Date: May 2005
Creator: Rorissa, Abebe
Partner: UNT Libraries

Challenges Encountered During Law Enforcement Investigations of Terrorist Use of Information Technology.

Description: The late 20th and early 21st centuries have seen a phenomenal growth in society's use of information technology. Criminals, including terrorists and terrorist organizations, have also adopted information technologies. Information technologies are used to enhance the efficiency, productivity, and effectiveness of terrorist activities and offenses. Investigating terrorist use of information technologies creates a number of challenges for law enforcement officials. While some of the challenges are encountered during conventional criminal investigations, terrorist investigations also present unique challenges. Through content and typological analysis, this study examined open source information to identify, categorize and propose a model of these challenges. Four primary categories were identified: technology, methodology, legal, and administration and human resources challenges.
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Date: May 2005
Creator: Morgan, Deanne
Partner: UNT Libraries

Makeshift Information Constructions: Information Flow and Undercover Police

Description: This dissertation presents the social virtual interface (SVI) model, which was born out of a need to develop a viable model of the complex interactions, information flow and information seeking behaviors among undercover officers. The SVI model was created from a combination of various philosophies and models in the literature of information seeking, communication and philosophy. The questions this research paper answers are as follows: 1. Can we make use of models and concepts familiar to or drawn from Information Science to construct a model of undercover police work that effectively represents the large number of entities and relationships? and 2. Will undercover police officers recognize this model as realistic? This study used a descriptive qualitative research method to examine the research questions. An online survey and hard copy survey were distributed to police officers who had worked in an undercover capacity. In addition groups of officers were interviewed about their opinion of the SVI model. The data gathered was analyzed and the model was validated by the results of the survey and interviews.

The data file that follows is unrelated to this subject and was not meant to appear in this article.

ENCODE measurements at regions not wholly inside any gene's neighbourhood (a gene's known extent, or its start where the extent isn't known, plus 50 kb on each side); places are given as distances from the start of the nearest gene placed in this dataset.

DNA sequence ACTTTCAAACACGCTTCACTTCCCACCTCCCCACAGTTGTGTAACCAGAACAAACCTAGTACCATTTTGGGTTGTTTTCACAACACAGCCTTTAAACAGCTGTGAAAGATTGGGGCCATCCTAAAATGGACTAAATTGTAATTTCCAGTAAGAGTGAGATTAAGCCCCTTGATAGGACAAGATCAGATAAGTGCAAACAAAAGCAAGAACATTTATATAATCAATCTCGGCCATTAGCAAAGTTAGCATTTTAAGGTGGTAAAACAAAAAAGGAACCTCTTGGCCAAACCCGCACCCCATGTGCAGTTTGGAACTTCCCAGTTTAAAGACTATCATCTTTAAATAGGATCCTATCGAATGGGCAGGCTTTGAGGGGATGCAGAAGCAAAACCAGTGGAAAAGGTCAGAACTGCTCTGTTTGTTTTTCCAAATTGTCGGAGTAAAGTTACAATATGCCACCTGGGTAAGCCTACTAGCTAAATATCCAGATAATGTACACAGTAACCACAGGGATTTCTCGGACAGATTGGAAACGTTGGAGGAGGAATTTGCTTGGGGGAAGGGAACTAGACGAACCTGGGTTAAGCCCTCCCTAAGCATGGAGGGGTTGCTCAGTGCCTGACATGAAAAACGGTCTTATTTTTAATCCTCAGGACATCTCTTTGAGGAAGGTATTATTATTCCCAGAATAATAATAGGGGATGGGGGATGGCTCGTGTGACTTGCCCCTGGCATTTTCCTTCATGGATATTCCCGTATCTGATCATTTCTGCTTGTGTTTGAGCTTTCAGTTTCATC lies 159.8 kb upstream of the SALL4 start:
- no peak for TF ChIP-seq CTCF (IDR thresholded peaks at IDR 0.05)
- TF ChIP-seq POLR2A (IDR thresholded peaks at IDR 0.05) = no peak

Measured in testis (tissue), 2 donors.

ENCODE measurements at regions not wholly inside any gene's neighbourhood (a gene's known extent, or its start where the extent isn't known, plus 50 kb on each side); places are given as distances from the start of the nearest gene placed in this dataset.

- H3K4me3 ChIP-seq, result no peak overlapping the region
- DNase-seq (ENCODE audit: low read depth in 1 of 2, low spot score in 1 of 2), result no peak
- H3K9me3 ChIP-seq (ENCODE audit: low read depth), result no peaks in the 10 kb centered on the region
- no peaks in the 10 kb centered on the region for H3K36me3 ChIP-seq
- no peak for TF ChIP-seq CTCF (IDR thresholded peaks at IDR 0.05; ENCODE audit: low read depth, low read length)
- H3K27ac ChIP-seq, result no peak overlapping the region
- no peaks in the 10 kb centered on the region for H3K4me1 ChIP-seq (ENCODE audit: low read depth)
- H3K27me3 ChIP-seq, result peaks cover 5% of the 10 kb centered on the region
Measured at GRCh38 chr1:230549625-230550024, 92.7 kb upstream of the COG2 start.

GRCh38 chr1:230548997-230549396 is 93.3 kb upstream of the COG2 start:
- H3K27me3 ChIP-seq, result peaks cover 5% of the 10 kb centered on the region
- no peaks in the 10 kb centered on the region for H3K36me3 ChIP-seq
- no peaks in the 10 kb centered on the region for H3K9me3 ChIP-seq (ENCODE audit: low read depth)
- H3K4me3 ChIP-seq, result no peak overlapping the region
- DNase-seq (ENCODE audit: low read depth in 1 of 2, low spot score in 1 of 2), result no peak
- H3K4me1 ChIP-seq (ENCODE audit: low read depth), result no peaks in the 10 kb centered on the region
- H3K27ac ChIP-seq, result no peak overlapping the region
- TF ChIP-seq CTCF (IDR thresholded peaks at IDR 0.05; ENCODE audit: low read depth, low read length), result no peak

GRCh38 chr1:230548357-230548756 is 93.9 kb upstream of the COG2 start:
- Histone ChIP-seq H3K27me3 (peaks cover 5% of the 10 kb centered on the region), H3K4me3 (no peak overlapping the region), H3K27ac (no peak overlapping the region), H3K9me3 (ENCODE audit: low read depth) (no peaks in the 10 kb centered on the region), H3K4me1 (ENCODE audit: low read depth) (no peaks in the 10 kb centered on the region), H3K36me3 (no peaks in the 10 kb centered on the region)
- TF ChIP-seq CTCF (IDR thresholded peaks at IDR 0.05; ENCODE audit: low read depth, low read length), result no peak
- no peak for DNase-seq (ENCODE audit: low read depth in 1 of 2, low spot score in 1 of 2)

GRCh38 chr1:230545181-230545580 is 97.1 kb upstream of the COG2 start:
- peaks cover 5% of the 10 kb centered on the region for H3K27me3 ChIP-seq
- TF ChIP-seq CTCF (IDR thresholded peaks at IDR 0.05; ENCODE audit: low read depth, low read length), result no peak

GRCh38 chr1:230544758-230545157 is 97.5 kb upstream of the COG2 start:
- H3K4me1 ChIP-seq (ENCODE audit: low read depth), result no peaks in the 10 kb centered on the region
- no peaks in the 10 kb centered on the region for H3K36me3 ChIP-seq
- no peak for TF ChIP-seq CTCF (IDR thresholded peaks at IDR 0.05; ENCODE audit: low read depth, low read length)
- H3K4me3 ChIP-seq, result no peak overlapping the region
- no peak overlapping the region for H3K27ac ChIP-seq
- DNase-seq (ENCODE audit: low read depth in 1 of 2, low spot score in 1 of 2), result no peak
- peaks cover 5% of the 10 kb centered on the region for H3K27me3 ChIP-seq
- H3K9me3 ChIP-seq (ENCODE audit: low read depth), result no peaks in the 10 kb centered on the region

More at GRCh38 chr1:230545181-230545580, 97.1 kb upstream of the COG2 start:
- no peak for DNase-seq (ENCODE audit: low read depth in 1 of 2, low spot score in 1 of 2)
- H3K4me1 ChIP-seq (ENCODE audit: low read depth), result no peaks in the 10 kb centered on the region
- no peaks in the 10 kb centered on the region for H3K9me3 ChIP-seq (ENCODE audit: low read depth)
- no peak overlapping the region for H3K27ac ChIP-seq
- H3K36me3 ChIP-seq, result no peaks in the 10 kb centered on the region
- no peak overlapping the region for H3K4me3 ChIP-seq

Date: August 2005
Creator: Aksakal, Baris
Partner: UNT Libraries

Global response to cyberterrorism and cybercrime: A matrix for international cooperation and vulnerability assessment.

Description: Cyberterrorism and cybercrime present new challenges for law enforcement and policy makers. Due to its transnational nature, a real and sound response to such a threat requires international cooperation involving participation of all concerned parties in the international community. However, vulnerability emerges from increased reliance on technology, lack of legal measures, and lack of cooperation at the national and international level represents real obstacle toward effective response to these threats. In sum, lack of global consensus in terms of responding to cyberterrorism and cybercrime is the general problem. Terrorists and cyber criminals will exploit vulnerabilities, including technical, legal, political, and cultural. Such a broad range of vulnerabilities can be dealt with by comprehensive cooperation which requires efforts both at the national and international level. "Vulnerability-Comprehensive Cooperation-Freedom Scale" or "Ozeren Scale" identified variables that constructed the scale based on the expert opinions. Also, the study presented typology of cyberterrorism, which involves three general classifications of cyberterrorism; Disruptive and destructive information attacks, Facilitation of technology to support the ideology, and Communication, Fund raising, Recruitment, Propaganda (C-F-R-P). Such a typology is expected to help those who are in a position of decision-making and investigating activities as well as academicians in the area of terrorism. The matrix for international cooperation and vulnerability assessment is expected to be used as a model for global response to cyberterrorism and cybercrime.
Date: August 2005
Creator: Ozeren, Suleyman
Partner: UNT Libraries

Assessment of a Library Learning Theory by Measuring Library Skills of Students Completing an Online Library Instruction Tutorial